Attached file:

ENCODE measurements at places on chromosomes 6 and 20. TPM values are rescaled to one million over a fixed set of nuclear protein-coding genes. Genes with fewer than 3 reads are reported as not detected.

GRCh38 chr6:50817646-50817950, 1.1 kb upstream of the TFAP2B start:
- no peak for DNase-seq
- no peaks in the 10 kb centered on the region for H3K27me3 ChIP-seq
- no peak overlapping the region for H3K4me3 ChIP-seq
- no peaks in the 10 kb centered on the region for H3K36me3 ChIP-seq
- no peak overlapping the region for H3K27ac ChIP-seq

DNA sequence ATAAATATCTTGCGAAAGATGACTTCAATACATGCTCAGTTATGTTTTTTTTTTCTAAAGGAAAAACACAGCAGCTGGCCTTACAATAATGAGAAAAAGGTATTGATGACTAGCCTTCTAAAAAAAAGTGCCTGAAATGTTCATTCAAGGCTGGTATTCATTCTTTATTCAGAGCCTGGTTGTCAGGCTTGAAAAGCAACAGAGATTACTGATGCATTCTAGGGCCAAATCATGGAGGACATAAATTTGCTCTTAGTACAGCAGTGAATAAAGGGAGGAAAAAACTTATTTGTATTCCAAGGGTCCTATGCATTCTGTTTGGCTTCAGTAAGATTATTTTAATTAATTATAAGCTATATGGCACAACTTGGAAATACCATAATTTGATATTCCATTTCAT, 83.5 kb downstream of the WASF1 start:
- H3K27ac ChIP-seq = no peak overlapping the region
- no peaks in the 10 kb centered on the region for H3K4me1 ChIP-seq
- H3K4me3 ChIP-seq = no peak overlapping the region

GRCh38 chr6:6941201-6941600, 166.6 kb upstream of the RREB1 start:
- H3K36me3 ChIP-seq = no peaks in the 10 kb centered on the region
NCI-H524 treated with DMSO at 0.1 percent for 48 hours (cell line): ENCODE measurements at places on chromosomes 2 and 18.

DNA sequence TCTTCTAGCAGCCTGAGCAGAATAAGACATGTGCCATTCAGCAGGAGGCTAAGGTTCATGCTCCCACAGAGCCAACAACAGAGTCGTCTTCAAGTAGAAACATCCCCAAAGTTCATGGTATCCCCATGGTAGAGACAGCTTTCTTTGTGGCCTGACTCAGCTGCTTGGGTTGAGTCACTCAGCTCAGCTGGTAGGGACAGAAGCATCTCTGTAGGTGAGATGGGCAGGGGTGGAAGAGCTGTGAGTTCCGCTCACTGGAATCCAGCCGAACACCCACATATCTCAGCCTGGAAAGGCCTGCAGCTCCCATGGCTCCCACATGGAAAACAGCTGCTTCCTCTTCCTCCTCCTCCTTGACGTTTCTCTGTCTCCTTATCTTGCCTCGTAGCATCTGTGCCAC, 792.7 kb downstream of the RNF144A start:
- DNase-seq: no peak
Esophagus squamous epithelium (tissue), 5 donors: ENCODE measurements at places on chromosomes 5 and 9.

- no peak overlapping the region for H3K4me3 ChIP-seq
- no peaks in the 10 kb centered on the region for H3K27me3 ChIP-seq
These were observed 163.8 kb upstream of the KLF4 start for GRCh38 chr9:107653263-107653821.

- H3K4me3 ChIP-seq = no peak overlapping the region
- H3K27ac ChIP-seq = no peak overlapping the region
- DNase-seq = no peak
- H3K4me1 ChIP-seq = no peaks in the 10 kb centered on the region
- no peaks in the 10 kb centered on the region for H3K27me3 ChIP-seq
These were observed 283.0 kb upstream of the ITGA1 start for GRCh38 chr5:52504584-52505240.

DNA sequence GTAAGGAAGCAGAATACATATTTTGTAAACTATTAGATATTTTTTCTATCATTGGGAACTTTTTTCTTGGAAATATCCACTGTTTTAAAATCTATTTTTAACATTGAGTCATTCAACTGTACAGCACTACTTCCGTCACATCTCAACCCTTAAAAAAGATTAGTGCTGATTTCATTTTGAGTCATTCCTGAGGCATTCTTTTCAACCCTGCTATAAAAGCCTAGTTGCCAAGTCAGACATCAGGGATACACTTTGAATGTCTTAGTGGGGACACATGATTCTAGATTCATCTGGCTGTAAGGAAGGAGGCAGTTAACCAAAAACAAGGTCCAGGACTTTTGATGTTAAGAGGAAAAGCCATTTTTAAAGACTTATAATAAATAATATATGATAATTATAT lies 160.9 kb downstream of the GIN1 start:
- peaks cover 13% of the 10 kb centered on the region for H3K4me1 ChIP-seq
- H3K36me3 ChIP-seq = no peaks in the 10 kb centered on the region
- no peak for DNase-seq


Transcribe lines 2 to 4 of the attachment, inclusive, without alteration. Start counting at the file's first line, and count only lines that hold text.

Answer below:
GRCh38 chr6:50817646-50817950, 1.1 kb upstream of the TFAP2B start:
- no peak for DNase-seq
- no peaks in the 10 kb centered on the region for H3K27me3 ChIP-seq